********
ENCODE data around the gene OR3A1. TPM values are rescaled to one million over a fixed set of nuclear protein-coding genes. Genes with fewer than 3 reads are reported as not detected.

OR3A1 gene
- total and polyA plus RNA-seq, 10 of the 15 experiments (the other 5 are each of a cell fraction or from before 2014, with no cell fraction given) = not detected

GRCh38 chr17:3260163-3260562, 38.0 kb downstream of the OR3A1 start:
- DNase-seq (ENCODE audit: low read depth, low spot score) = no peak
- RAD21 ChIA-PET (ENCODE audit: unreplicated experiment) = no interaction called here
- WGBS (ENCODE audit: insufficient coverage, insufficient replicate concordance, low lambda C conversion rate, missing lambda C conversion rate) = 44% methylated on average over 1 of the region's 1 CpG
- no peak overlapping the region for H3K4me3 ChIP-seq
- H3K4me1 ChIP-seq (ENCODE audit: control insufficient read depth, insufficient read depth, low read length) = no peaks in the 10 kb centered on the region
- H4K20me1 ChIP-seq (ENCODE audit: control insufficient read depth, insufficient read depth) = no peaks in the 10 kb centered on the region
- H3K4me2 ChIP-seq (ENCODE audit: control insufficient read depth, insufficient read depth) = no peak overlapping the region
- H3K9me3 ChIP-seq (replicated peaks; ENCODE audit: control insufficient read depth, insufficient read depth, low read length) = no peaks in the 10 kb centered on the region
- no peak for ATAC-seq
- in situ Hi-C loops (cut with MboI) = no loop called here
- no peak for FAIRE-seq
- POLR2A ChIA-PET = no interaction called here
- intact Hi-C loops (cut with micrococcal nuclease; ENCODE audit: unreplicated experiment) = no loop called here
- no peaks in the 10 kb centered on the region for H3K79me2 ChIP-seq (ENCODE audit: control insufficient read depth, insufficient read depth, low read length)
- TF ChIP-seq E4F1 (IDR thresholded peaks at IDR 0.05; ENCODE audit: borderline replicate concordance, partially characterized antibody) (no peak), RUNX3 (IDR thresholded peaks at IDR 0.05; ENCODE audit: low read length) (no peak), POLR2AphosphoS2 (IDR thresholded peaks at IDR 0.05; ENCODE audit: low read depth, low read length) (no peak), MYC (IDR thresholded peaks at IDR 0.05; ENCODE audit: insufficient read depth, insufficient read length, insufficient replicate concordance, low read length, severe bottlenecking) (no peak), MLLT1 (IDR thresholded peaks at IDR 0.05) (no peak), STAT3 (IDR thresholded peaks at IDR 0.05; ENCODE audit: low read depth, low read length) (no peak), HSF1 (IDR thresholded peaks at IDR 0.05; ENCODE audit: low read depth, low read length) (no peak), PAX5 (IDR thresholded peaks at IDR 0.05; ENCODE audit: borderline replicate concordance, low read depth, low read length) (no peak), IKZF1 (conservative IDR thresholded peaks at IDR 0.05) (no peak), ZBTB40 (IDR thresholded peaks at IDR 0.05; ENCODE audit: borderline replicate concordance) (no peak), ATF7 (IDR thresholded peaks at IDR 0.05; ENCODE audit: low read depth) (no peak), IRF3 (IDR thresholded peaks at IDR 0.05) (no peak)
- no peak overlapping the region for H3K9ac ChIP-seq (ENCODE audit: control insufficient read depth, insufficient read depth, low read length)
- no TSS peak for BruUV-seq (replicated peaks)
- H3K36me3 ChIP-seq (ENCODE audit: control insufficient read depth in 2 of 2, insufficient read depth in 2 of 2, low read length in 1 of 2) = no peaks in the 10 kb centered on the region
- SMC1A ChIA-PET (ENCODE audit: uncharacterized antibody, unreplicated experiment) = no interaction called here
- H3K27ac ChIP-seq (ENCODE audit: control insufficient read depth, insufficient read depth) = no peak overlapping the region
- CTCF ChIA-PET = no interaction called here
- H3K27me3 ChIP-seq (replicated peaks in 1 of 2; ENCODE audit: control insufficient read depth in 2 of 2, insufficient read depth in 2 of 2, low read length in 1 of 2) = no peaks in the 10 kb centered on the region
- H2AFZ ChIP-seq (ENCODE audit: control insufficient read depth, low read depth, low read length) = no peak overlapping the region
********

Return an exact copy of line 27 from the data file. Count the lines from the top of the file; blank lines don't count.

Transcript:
- H2AFZ ChIP-seq (ENCODE audit: control insufficient read depth, low read depth, low read length) = no peak overlapping the region